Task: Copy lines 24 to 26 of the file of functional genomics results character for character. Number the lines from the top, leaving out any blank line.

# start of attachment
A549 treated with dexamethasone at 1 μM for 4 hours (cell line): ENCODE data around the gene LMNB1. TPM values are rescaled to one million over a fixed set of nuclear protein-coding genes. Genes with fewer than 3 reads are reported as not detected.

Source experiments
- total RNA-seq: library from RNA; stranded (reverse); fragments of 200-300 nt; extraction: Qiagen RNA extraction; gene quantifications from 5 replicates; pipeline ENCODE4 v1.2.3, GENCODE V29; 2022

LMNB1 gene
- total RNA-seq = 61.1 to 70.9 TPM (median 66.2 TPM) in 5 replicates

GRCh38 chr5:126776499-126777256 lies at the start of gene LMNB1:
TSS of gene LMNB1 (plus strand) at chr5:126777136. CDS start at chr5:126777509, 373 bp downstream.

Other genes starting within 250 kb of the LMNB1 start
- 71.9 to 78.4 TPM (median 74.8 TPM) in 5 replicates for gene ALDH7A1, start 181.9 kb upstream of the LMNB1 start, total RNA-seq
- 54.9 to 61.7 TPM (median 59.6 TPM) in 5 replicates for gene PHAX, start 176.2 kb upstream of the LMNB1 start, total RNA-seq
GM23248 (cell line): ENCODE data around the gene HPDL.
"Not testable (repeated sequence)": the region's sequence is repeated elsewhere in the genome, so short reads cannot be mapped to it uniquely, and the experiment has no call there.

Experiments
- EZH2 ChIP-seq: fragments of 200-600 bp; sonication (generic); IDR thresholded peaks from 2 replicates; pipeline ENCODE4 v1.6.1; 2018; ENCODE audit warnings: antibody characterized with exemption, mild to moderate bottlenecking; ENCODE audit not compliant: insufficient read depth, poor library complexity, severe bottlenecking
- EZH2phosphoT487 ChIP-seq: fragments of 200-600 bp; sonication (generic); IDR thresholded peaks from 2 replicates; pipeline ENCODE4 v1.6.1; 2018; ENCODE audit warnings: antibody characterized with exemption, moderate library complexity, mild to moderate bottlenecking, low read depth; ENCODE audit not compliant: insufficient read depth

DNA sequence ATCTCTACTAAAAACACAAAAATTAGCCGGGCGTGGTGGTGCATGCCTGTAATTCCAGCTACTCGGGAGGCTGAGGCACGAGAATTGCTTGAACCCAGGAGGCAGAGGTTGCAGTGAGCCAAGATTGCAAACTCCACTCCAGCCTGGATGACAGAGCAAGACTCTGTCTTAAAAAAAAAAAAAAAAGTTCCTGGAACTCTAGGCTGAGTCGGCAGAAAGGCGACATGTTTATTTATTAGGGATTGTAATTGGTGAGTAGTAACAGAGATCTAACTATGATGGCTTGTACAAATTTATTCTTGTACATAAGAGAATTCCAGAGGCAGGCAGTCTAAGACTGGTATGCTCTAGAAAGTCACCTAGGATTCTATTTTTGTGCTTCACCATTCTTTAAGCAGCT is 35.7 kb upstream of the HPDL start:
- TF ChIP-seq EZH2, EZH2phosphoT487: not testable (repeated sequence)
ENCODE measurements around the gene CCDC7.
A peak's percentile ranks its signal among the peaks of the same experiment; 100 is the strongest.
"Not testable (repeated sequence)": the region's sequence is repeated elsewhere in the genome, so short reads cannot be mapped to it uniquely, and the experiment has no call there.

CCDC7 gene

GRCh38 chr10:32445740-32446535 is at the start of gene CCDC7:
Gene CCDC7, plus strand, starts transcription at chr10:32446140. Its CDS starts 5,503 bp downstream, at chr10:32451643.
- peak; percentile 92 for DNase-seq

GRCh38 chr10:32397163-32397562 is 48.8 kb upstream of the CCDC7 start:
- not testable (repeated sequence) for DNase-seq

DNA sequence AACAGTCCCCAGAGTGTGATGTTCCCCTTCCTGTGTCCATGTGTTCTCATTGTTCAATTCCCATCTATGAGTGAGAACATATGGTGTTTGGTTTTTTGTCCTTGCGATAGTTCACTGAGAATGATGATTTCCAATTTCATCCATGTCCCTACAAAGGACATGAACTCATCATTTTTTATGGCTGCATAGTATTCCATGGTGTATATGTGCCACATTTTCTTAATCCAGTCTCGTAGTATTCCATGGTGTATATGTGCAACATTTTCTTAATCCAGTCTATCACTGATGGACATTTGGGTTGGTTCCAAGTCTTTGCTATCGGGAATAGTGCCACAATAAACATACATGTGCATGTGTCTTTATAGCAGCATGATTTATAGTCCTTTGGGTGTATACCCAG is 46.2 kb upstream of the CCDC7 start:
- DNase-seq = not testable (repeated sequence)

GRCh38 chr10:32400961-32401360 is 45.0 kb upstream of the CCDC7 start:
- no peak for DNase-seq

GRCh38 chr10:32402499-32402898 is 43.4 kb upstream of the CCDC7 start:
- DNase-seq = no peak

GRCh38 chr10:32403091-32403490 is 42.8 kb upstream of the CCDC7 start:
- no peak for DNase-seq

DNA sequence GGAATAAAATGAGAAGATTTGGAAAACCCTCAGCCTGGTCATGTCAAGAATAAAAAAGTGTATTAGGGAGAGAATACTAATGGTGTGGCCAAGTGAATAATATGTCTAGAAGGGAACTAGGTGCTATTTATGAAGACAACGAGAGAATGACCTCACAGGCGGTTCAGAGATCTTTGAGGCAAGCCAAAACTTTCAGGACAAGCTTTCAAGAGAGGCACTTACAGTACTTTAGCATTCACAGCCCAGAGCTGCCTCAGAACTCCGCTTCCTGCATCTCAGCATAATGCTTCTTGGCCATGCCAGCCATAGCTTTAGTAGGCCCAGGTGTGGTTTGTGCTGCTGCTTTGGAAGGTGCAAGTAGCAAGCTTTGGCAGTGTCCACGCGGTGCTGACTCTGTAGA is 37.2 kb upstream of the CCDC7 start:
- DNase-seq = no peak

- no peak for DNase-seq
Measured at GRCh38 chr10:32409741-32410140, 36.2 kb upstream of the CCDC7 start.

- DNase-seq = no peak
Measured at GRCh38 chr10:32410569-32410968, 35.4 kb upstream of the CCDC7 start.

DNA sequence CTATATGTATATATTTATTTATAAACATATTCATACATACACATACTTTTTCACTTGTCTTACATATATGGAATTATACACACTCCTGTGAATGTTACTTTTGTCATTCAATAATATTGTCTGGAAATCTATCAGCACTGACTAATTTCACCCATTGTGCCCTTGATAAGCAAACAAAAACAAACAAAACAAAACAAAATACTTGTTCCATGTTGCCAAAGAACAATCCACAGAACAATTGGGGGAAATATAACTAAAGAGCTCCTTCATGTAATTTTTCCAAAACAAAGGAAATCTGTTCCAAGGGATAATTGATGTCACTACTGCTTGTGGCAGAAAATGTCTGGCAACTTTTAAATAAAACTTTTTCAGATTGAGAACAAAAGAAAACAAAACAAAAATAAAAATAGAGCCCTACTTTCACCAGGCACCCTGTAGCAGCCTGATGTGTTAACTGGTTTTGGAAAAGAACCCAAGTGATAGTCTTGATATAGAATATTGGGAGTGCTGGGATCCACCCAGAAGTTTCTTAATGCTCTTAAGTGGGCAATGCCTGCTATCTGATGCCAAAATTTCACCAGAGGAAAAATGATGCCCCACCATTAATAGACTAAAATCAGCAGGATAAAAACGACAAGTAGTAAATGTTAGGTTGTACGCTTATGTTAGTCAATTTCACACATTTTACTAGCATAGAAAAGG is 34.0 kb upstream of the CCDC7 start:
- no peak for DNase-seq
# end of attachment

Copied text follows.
- peak; percentile 92 for DNase-seq

GRCh38 chr10:32397163-32397562 is 48.8 kb upstream of the CCDC7 start:
- not testable (repeated sequence) for DNase-seq